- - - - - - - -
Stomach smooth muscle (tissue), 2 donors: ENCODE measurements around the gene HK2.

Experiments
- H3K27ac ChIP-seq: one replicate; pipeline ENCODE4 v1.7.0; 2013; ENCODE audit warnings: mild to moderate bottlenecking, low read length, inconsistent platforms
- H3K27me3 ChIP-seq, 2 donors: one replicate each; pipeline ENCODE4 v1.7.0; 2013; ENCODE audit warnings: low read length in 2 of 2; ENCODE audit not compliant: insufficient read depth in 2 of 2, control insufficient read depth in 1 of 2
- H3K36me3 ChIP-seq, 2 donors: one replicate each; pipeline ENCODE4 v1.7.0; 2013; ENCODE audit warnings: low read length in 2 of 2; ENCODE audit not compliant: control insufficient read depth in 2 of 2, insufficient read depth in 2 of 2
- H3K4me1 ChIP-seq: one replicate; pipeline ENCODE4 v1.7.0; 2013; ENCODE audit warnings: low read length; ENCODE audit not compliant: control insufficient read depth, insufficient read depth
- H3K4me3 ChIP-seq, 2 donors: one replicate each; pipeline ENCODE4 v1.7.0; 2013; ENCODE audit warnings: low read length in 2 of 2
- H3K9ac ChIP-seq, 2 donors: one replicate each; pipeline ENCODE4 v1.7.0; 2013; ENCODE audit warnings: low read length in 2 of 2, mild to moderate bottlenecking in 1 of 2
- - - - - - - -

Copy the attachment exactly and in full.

Stomach smooth muscle (tissue), 2 donors: ENCODE measurements around the gene HK2.

Experiments
- H3K27ac ChIP-seq: one replicate; pipeline ENCODE4 v1.7.0; 2013; ENCODE audit warnings: mild to moderate bottlenecking, low read length, inconsistent platforms
- H3K27me3 ChIP-seq, 2 donors: one replicate each; pipeline ENCODE4 v1.7.0; 2013; ENCODE audit warnings: low read length in 2 of 2; ENCODE audit not compliant: insufficient read depth in 2 of 2, control insufficient read depth in 1 of 2
- H3K36me3 ChIP-seq, 2 donors: one replicate each; pipeline ENCODE4 v1.7.0; 2013; ENCODE audit warnings: low read length in 2 of 2; ENCODE audit not compliant: control insufficient read depth in 2 of 2, insufficient read depth in 2 of 2
- H3K4me1 ChIP-seq: one replicate; pipeline ENCODE4 v1.7.0; 2013; ENCODE audit warnings: low read length; ENCODE audit not compliant: control insufficient read depth, insufficient read depth
- H3K4me3 ChIP-seq, 2 donors: one replicate each; pipeline ENCODE4 v1.7.0; 2013; ENCODE audit warnings: low read length in 2 of 2
- H3K9ac ChIP-seq, 2 donors: one replicate each; pipeline ENCODE4 v1.7.0; 2013; ENCODE audit warnings: low read length in 2 of 2, mild to moderate bottlenecking in 1 of 2